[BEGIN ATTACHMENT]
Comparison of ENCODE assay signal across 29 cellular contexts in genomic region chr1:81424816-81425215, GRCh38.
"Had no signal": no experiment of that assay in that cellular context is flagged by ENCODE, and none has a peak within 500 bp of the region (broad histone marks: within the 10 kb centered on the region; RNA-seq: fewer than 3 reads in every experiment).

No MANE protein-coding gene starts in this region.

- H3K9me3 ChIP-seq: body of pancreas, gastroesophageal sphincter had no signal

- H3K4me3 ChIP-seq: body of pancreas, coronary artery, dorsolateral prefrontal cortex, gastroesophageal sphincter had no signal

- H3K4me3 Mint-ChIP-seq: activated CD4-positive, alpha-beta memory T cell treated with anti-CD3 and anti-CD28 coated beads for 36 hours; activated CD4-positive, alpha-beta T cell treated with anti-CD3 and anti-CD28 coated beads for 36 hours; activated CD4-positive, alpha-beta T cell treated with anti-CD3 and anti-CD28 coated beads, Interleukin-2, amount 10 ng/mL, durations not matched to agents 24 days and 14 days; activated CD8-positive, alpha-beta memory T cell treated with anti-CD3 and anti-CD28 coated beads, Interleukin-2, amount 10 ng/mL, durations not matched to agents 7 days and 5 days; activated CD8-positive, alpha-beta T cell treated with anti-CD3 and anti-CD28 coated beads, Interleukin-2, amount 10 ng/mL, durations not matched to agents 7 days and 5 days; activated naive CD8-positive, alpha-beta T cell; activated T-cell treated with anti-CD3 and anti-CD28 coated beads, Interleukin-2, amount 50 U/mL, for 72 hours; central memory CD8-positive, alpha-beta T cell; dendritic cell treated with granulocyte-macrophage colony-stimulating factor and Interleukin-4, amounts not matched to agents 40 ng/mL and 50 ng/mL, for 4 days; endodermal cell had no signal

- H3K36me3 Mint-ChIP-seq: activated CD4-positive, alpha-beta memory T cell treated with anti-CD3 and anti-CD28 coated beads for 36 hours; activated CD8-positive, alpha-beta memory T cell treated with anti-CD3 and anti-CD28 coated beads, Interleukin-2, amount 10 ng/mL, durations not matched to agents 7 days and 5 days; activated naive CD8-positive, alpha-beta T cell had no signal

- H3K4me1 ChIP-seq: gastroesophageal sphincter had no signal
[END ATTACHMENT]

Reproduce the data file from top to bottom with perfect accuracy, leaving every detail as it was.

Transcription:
Comparison of ENCODE assay signal across 29 cellular contexts in genomic region chr1:81424816-81425215, GRCh38.
"Had no signal": no experiment of that assay in that cellular context is flagged by ENCODE, and none has a peak within 500 bp of the region (broad histone marks: within the 10 kb centered on the region; RNA-seq: fewer than 3 reads in every experiment).

No MANE protein-coding gene starts in this region.

- H3K9me3 ChIP-seq: body of pancreas, gastroesophageal sphincter had no signal

- H3K4me3 ChIP-seq: body of pancreas, coronary artery, dorsolateral prefrontal cortex, gastroesophageal sphincter had no signal

- H3K4me3 Mint-ChIP-seq: activated CD4-positive, alpha-beta memory T cell treated with anti-CD3 and anti-CD28 coated beads for 36 hours; activated CD4-positive, alpha-beta T cell treated with anti-CD3 and anti-CD28 coated beads for 36 hours; activated CD4-positive, alpha-beta T cell treated with anti-CD3 and anti-CD28 coated beads, Interleukin-2, amount 10 ng/mL, durations not matched to agents 24 days and 14 days; activated CD8-positive, alpha-beta memory T cell treated with anti-CD3 and anti-CD28 coated beads, Interleukin-2, amount 10 ng/mL, durations not matched to agents 7 days and 5 days; activated CD8-positive, alpha-beta T cell treated with anti-CD3 and anti-CD28 coated beads, Interleukin-2, amount 10 ng/mL, durations not matched to agents 7 days and 5 days; activated naive CD8-positive, alpha-beta T cell; activated T-cell treated with anti-CD3 and anti-CD28 coated beads, Interleukin-2, amount 50 U/mL, for 72 hours; central memory CD8-positive, alpha-beta T cell; dendritic cell treated with granulocyte-macrophage colony-stimulating factor and Interleukin-4, amounts not matched to agents 40 ng/mL and 50 ng/mL, for 4 days; endodermal cell had no signal

- H3K36me3 Mint-ChIP-seq: activated CD4-positive, alpha-beta memory T cell treated with anti-CD3 and anti-CD28 coated beads for 36 hours; activated CD8-positive, alpha-beta memory T cell treated with anti-CD3 and anti-CD28 coated beads, Interleukin-2, amount 10 ng/mL, durations not matched to agents 7 days and 5 days; activated naive CD8-positive, alpha-beta T cell had no signal

- H3K4me1 ChIP-seq: gastroesophageal sphincter had no signal